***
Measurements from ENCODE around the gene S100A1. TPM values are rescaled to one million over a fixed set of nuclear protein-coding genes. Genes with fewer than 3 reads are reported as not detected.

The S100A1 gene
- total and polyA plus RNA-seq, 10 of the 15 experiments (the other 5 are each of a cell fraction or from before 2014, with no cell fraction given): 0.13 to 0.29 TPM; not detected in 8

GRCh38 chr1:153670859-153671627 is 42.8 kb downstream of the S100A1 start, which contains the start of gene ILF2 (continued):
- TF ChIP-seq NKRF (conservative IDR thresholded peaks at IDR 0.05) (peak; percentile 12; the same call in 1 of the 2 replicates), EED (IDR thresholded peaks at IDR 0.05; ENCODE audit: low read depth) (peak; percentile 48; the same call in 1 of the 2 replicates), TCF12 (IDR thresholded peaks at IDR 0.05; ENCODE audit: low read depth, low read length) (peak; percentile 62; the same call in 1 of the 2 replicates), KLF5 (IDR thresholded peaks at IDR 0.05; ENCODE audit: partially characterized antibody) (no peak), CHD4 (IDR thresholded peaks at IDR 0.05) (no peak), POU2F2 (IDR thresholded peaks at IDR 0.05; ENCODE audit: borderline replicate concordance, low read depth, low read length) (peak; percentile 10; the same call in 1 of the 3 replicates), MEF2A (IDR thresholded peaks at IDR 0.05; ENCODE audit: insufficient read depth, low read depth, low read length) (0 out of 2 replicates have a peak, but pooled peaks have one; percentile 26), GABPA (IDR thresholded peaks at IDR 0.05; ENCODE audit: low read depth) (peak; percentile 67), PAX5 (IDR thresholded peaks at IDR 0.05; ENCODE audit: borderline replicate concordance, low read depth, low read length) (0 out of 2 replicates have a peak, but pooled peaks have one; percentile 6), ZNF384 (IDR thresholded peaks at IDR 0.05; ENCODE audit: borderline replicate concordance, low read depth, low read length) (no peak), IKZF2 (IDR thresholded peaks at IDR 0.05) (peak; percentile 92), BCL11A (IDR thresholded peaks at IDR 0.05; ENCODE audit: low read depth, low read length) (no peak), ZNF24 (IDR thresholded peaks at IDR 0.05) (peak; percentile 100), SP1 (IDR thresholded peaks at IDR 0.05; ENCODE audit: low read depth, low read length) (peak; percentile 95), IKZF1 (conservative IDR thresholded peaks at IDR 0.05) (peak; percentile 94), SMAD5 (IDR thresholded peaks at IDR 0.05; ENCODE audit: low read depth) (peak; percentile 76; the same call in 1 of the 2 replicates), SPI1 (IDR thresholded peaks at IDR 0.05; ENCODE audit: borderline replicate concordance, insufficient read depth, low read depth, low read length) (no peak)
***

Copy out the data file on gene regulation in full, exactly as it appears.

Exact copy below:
Measurements from ENCODE around the gene S100A1. TPM values are rescaled to one million over a fixed set of nuclear protein-coding genes. Genes with fewer than 3 reads are reported as not detected.

The S100A1 gene
- total and polyA plus RNA-seq, 10 of the 15 experiments (the other 5 are each of a cell fraction or from before 2014, with no cell fraction given): 0.13 to 0.29 TPM; not detected in 8

GRCh38 chr1:153670859-153671627 is 42.8 kb downstream of the S100A1 start, which contains the start of gene ILF2 (continued):
- TF ChIP-seq NKRF (conservative IDR thresholded peaks at IDR 0.05) (peak; percentile 12; the same call in 1 of the 2 replicates), EED (IDR thresholded peaks at IDR 0.05; ENCODE audit: low read depth) (peak; percentile 48; the same call in 1 of the 2 replicates), TCF12 (IDR thresholded peaks at IDR 0.05; ENCODE audit: low read depth, low read length) (peak; percentile 62; the same call in 1 of the 2 replicates), KLF5 (IDR thresholded peaks at IDR 0.05; ENCODE audit: partially characterized antibody) (no peak), CHD4 (IDR thresholded peaks at IDR 0.05) (no peak), POU2F2 (IDR thresholded peaks at IDR 0.05; ENCODE audit: borderline replicate concordance, low read depth, low read length) (peak; percentile 10; the same call in 1 of the 3 replicates), MEF2A (IDR thresholded peaks at IDR 0.05; ENCODE audit: insufficient read depth, low read depth, low read length) (0 out of 2 replicates have a peak, but pooled peaks have one; percentile 26), GABPA (IDR thresholded peaks at IDR 0.05; ENCODE audit: low read depth) (peak; percentile 67), PAX5 (IDR thresholded peaks at IDR 0.05; ENCODE audit: borderline replicate concordance, low read depth, low read length) (0 out of 2 replicates have a peak, but pooled peaks have one; percentile 6), ZNF384 (IDR thresholded peaks at IDR 0.05; ENCODE audit: borderline replicate concordance, low read depth, low read length) (no peak), IKZF2 (IDR thresholded peaks at IDR 0.05) (peak; percentile 92), BCL11A (IDR thresholded peaks at IDR 0.05; ENCODE audit: low read depth, low read length) (no peak), ZNF24 (IDR thresholded peaks at IDR 0.05) (peak; percentile 100), SP1 (IDR thresholded peaks at IDR 0.05; ENCODE audit: low read depth, low read length) (peak; percentile 95), IKZF1 (conservative IDR thresholded peaks at IDR 0.05) (peak; percentile 94), SMAD5 (IDR thresholded peaks at IDR 0.05; ENCODE audit: low read depth) (peak; percentile 76; the same call in 1 of the 2 replicates), SPI1 (IDR thresholded peaks at IDR 0.05; ENCODE audit: borderline replicate concordance, insufficient read depth, low read depth, low read length) (no peak)